10 Of The Most Common Mistakes Students Make In Physics Problemsby Justin Goh (Share your insight with 56,000+ Malaysian students)
Physics is considered troublesome by many students. To be honest, I have particularly seen this subject cause more headache than even mathematics in some cases. That’s because of the numerical, derivations, principles, concepts, complicated formulae associated with it.
In here, I have listed a few of the most common mistakes made by students while solving physics problems. The main point of highlighting these little devils is to make students aware of these mistakes causing them to double-check everything during their examinations.
Let’s go through them without further ado.
1. Mixing units
This error is the most common of the lots. It’s a silly mistake on one hand but at the same time it’s troublesome on the other.
This error usually occurs when students fail to read the problem in detail. Students must take into account all the unite present in the problem. And at the same time calculations need to be done in a consistent set of units.
Meaning, if they follow the MKS system or the CGS system (according to the requirement or choice), they have to ensure that they do the entire calculation in respective to a specific system.
Take a peek at this example:
Say, a problem contains two values, one in meter and another in hour. The student has to follow a MKS (Meter, Kilogram, Seconds) system to do the come to a result.
How can he do that?
- Keep “meter” as it is (because it tallies the MKS system).
- Convert “hours” into seconds.
- Then s/he should continue solving the sum on basis of the above two values.
2. Expressing result in the wrong unit
This mistake usually happens due to the question itself. The main culprit behind this error is that the student was too careless to pay complete attention the problem in detail.
The problem asks for an answer in the CGS system. The student over looks it completely and gives the answer in MKS. This results in zero marks even though the problem’s down correctly from the top to the bottom.
3. Confusing degrees and radians
Students have a tendency to think that most physics problems utilize degrees. Yes, most do but not all.
Simple examples can be angular velocity and acceleration that utilize radians in their calculations. Those are the places you have to ensure that you use radians in your calculations. Keep these things in mind even when you use calculators.
4. Mixing sines with cosines
This is a pretty basic error that happens in physics especially when students are newly introduced to trigonometry.
Ensure that you know the following relationships by heart: [refer to the triangle below]
- sin θ = opposite/hypotenuse= b/a.
- cos θ = adjacent/hypotenuse= c/a.
- tan θ = opposite/adjacent = b/c.
5. Vector recognition errors
I can explain this better with an example.
In vector additions, suitable vector addition technique needs to be implemented. This means determining the result in 2 components.
Many students make the mistake of summing up vector magnitudes without thinking that they should add the components instead.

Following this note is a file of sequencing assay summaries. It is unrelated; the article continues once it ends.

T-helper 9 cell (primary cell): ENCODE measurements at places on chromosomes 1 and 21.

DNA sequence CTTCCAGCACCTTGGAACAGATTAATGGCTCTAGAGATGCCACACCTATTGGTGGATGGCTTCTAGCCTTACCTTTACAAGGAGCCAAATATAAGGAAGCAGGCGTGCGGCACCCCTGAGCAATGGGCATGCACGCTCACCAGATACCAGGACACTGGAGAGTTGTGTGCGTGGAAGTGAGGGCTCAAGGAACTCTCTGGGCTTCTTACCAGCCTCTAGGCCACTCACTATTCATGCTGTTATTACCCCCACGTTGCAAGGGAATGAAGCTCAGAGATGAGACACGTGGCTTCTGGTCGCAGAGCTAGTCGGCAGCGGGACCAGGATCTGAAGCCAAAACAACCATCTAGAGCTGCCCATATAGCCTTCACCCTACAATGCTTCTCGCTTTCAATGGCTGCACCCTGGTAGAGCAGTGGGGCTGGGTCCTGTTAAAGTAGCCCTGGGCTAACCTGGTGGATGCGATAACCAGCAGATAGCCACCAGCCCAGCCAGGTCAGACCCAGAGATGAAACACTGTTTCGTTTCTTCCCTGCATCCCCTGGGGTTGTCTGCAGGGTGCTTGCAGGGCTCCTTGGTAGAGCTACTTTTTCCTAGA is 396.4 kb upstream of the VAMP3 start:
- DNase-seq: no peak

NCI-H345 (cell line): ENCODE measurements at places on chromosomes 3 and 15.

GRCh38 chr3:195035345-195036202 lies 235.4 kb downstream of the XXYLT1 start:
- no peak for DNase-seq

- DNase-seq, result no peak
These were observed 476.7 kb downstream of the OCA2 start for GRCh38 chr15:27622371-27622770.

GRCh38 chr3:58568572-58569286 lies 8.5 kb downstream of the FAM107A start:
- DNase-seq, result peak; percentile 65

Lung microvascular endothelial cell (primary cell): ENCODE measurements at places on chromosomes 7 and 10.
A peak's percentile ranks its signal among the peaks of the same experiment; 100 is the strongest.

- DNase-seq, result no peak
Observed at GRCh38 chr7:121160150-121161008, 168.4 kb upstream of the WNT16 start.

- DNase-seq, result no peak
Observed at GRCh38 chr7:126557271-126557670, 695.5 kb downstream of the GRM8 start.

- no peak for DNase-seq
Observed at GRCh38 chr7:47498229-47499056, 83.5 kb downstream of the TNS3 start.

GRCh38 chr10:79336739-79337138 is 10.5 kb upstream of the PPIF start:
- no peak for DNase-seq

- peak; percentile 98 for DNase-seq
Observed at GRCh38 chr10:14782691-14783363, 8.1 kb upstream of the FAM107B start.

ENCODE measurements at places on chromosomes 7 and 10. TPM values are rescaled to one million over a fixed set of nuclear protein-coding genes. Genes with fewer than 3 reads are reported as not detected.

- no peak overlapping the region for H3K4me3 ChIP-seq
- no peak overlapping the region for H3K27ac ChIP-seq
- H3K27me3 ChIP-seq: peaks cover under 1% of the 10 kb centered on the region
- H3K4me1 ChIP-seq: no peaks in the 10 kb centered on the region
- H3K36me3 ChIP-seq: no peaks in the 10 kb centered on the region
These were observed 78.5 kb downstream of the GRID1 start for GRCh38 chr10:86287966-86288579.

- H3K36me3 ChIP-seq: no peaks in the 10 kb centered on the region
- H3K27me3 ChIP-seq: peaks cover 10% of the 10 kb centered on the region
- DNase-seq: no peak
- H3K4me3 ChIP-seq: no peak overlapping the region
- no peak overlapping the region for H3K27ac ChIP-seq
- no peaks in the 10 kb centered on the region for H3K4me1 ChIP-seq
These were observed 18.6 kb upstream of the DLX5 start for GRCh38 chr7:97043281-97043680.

6. Latent heat ignored in thermodynamics
Latent heat’s the energy absorbed or released by a thermodynamic system resulting in a change in phase such as solid to liquid or vice versa etc.
This heat’s ignored in many calculations resulting in a mistake.
So you must not forget to take latent heat into account when you are involved in any physics problem involving phase changes.
7. Kirchoff loops sign errors
Kirchoff’s laws are usually used to calculate the magnitude of current in a circuit. Most errors occur in these problems because students make simple and silly mistakes with signs.
The trick’s to get these signs right and you’ll come to the correct result in no time.
[A point to remember- To avoid confusion, you must put arrows to mark the direction of all current.]
8. Faulty resistor additions
These errors occur when students have to find out the total resistance of a circuit connected in series and parallel.
When 2 resistors (say R1 and R2) are connected in series, R= R1 + R2.
When 2 resistors (say R1 and R2) are connected in parallel, 1/R= 1/R1 + 1/R2.
9. Using wrong ray directions in light diagrams
Ray diagrams are considered an integral; part of light. The most common mistakes students make in ray directions is the usage of wrong-directional light rays.
10. Mistaking angles of refraction
While doing sums based on refraction, many students fail to get the angles right. Just remember that the angles are measured with respect to the “normal” (AKA perpendicular).
Well, we have talked about all these problems for quite a bit of time; didn’t we? How about turning these problems into a part of the solution? Let’s go through a few thumb rules then.
A few thumb rules to remember …
- Don’t panic.
- Read the problem closely.
- If possible, draw the diagram.
- Write down the list of information given in the problem in a tabular format on your sheet for calculation.
- Keep important formulae under your nose. List them systematically on your answer sheet during exams.
- Last but not the least; solve one variable at a time.
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